Wimbledon: Venus Williams ruthlessly ends British hopes

The American dispatched Johanna Konta while Muguruza thrashed Rybarikova

Venus Williams celebrates after beating Johanna Konta in their women’s singles semi-final at Wimbledon. Photo: Glyn Kirk/Getty Images

Venus Williams celebrates after beating Johanna Konta in their women’s singles semi-final at Wimbledon. Photo: Glyn Kirk/Getty Images

 

A couple of break points in the first set seemed precious little for Britain’s Johanna Konta to cling to for comfort in her first Wimbledon semifinal.

Hopes of victory turned into a match racing before her eyes, the general mood on Centre Court now downbeat and far from believing that Virginia Wade’s triumph of 1977 would be repeated this year at Wimbledon.

Instead the narrative has become the possibility of Williams bridging a 109 year span as the oldest woman at 37-years-old to win the Venus Rosewater Dish. Her career has fast become one of statements on age, colour, gender and demographics as accumulating trophies.

The scoreline in both women’s semifinals, Garbine Muguruza’s 6-1, 6-1 beating of Magdalena Rybarikova and Konta’s 6-4, 6-2 fall to Williams seemed almost scripted.

There was certainty and unmistakable distance that separated the winners from the losers in both matches. Neither outcomes ever looked like dangerously rocking the other way, the anthesis perhaps of excitement but no less impressive and powerful.

Konta believed she could knock the American from her big moment as her own big ambition and big game persona had shone through during the week, enough to separate her from the British players who are built up to fail. Like Andy Murray, Konta has become one of the authentic actors.

But in the end she did not have the calibre or the might. Maybe on Friday, in some disheartened publications, she will become the Sydney-born player of Hungarian parents. She’ll suck it up.

Williams, with two lives, one of fantastic success and the other of injury and illness, brought all of her Grand Slam instincts to bear as well as her muscular game where the serve was again both an offensive weapon and a lifeline whenever she was in trouble.

Emotional stillness against a waspish opponent.

“When I look across the net, I don’t think it’s the right mentality to believe in that person more than me,” said Williams expressing faith in her ability.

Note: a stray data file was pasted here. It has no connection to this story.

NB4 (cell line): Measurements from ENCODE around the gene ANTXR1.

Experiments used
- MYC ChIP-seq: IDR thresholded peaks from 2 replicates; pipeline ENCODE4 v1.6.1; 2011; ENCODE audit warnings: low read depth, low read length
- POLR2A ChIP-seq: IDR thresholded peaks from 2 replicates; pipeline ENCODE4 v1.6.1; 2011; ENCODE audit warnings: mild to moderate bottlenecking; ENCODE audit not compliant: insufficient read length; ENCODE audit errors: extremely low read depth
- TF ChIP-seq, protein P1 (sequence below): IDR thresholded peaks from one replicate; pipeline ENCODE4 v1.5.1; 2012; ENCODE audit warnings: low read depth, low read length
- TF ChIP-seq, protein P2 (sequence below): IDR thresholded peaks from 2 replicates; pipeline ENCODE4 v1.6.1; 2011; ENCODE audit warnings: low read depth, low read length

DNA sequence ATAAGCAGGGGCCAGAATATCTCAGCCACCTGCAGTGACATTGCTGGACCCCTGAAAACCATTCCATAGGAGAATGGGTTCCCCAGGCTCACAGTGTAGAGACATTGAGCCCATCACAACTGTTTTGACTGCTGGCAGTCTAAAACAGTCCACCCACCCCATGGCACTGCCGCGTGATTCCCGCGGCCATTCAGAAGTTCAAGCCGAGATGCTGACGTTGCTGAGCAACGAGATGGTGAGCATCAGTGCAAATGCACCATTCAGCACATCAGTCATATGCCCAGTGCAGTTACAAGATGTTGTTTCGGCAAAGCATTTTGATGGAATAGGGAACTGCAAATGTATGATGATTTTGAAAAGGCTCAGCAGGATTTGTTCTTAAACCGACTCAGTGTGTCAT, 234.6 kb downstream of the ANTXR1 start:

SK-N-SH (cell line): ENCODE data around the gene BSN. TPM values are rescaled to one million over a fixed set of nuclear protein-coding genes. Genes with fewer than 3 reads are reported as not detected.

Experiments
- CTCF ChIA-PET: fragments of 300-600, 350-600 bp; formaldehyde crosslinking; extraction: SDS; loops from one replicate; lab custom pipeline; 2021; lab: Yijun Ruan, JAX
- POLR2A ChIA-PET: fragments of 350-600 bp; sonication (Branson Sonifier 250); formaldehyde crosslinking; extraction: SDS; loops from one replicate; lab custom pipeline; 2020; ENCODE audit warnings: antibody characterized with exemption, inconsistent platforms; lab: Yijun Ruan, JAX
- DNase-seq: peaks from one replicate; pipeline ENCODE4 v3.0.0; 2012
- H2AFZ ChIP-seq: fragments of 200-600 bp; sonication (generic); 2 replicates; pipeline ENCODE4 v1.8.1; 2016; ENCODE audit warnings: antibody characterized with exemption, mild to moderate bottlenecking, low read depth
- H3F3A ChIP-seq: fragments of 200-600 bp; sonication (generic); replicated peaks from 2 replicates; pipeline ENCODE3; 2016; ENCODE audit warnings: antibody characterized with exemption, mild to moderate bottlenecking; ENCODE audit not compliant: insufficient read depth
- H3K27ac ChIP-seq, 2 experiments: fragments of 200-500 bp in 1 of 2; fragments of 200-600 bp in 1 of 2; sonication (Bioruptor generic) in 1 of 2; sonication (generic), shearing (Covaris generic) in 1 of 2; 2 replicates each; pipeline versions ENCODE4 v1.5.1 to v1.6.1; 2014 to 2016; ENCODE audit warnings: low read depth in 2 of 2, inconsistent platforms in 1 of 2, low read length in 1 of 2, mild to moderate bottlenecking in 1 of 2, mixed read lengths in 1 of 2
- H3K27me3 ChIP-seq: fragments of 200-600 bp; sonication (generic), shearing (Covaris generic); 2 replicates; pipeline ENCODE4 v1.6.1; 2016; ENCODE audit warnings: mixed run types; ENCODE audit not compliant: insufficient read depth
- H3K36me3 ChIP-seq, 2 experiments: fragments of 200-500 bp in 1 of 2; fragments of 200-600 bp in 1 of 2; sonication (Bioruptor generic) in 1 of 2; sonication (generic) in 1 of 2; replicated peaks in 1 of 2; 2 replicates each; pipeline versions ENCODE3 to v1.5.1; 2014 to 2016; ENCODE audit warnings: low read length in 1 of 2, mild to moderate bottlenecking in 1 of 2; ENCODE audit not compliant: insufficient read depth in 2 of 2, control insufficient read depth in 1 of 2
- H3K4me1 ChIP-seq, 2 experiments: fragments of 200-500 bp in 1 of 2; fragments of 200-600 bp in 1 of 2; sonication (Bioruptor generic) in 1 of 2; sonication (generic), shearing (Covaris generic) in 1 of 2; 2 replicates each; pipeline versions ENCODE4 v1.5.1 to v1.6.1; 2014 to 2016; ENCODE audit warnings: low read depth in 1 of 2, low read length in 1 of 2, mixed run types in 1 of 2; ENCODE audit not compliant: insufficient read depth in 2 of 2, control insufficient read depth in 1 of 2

“I am definitely in the position I want to be in. It’s a long two weeks. Now, you know knocking on the door for a title. This is where I want to be.”

Konta, a rock all week remained that way. The 106 mph second serve from Williams, her controlling position, the three service break points the American won from eight earned and Konta’s two looks neither converted, told most of the story.

“Her being able to do that is why she is a five time champion here,” said Konta. “I think she did what she does well. She dictated the match from the very first ball until the very last one. I think she just showed her true qualities and why she is just a true champion that she is.”

Muguruza’s almost facile win over the outclassed Rybarikova will have convinced enough that in Saturday’s women’s final Williams will face a calloused player, who has won a Grand Slam at the French Open before. Muguruza knows what she might face and possesses the tools not to be cowered by Williams’ celebrated power.

Rybarikova was on a Spanish string, pulled and tugged around the grass, unable to apply her slice and dice game against a big back court hitter who took the centre and set to work on running her opponent.

The Slovak had never been to a Grand Slam semifinal before and could show little of her wispy talented game as she was fething so often on almost every point.

But her story is where she came from, which is the faithless ante room of injury and doubt that had her in the mindset that her career was ending. A semifinal was a triumph. But abject defeat didn’t make for a Centre Court spectacle.

“Yeah, it was very, very tough for me. I’m very disappointed,” said Rybarikova. “I didn’t play my best. I had no idea what to do on the court a little bit. It was like 6-1, 6-1. I’m sure tomorrow is going to be better.”

A semifinal extinguished in 64 exhausting minutes, the scoreline didn’t lie.

Konta will earn a place in the world’s top five, Muguruza a first Wimbledon final, Rybarikova her career back andWilliams another mark in history. That has been her tennis life to date.

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